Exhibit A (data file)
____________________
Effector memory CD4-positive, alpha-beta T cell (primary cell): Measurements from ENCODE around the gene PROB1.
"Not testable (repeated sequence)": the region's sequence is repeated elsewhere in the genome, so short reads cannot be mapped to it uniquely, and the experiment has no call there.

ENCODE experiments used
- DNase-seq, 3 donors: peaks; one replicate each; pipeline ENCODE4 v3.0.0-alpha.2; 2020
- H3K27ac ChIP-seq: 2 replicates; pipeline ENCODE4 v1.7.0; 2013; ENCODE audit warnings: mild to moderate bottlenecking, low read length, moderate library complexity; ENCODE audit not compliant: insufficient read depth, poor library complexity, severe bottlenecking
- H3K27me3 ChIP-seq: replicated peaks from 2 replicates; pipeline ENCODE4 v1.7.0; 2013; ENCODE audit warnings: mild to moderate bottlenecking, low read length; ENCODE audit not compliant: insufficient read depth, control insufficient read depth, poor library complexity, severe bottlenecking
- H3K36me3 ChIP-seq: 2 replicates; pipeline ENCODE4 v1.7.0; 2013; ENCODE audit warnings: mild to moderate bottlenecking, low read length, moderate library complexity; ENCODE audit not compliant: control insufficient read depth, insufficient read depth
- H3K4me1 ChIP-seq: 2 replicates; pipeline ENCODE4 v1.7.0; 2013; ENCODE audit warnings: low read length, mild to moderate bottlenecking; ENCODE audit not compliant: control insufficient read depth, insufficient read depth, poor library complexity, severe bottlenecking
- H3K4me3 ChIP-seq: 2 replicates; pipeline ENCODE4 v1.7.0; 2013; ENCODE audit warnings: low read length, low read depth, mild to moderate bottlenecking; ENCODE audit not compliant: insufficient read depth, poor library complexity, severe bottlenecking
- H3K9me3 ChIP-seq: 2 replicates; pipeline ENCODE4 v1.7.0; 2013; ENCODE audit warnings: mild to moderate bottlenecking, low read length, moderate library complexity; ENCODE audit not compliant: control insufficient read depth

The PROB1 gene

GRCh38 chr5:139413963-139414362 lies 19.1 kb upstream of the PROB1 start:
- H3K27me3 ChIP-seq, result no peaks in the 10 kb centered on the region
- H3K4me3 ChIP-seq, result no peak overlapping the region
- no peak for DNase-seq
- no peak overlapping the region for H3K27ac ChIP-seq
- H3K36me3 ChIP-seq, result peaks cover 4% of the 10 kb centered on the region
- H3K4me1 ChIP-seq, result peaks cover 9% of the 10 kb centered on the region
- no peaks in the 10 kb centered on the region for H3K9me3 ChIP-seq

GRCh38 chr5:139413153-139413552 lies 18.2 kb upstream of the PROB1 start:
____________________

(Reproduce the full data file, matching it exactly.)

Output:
Effector memory CD4-positive, alpha-beta T cell (primary cell): Measurements from ENCODE around the gene PROB1.
"Not testable (repeated sequence)": the region's sequence is repeated elsewhere in the genome, so short reads cannot be mapped to it uniquely, and the experiment has no call there.

ENCODE experiments used
- DNase-seq, 3 donors: peaks; one replicate each; pipeline ENCODE4 v3.0.0-alpha.2; 2020
- H3K27ac ChIP-seq: 2 replicates; pipeline ENCODE4 v1.7.0; 2013; ENCODE audit warnings: mild to moderate bottlenecking, low read length, moderate library complexity; ENCODE audit not compliant: insufficient read depth, poor library complexity, severe bottlenecking
- H3K27me3 ChIP-seq: replicated peaks from 2 replicates; pipeline ENCODE4 v1.7.0; 2013; ENCODE audit warnings: mild to moderate bottlenecking, low read length; ENCODE audit not compliant: insufficient read depth, control insufficient read depth, poor library complexity, severe bottlenecking
- H3K36me3 ChIP-seq: 2 replicates; pipeline ENCODE4 v1.7.0; 2013; ENCODE audit warnings: mild to moderate bottlenecking, low read length, moderate library complexity; ENCODE audit not compliant: control insufficient read depth, insufficient read depth
- H3K4me1 ChIP-seq: 2 replicates; pipeline ENCODE4 v1.7.0; 2013; ENCODE audit warnings: low read length, mild to moderate bottlenecking; ENCODE audit not compliant: control insufficient read depth, insufficient read depth, poor library complexity, severe bottlenecking
- H3K4me3 ChIP-seq: 2 replicates; pipeline ENCODE4 v1.7.0; 2013; ENCODE audit warnings: low read length, low read depth, mild to moderate bottlenecking; ENCODE audit not compliant: insufficient read depth, poor library complexity, severe bottlenecking
- H3K9me3 ChIP-seq: 2 replicates; pipeline ENCODE4 v1.7.0; 2013; ENCODE audit warnings: mild to moderate bottlenecking, low read length, moderate library complexity; ENCODE audit not compliant: control insufficient read depth

The PROB1 gene

GRCh38 chr5:139413963-139414362 lies 19.1 kb upstream of the PROB1 start:
- H3K27me3 ChIP-seq, result no peaks in the 10 kb centered on the region
- H3K4me3 ChIP-seq, result no peak overlapping the region
- no peak for DNase-seq
- no peak overlapping the region for H3K27ac ChIP-seq
- H3K36me3 ChIP-seq, result peaks cover 4% of the 10 kb centered on the region
- H3K4me1 ChIP-seq, result peaks cover 9% of the 10 kb centered on the region
- no peaks in the 10 kb centered on the region for H3K9me3 ChIP-seq

GRCh38 chr5:139413153-139413552 lies 18.2 kb upstream of the PROB1 start: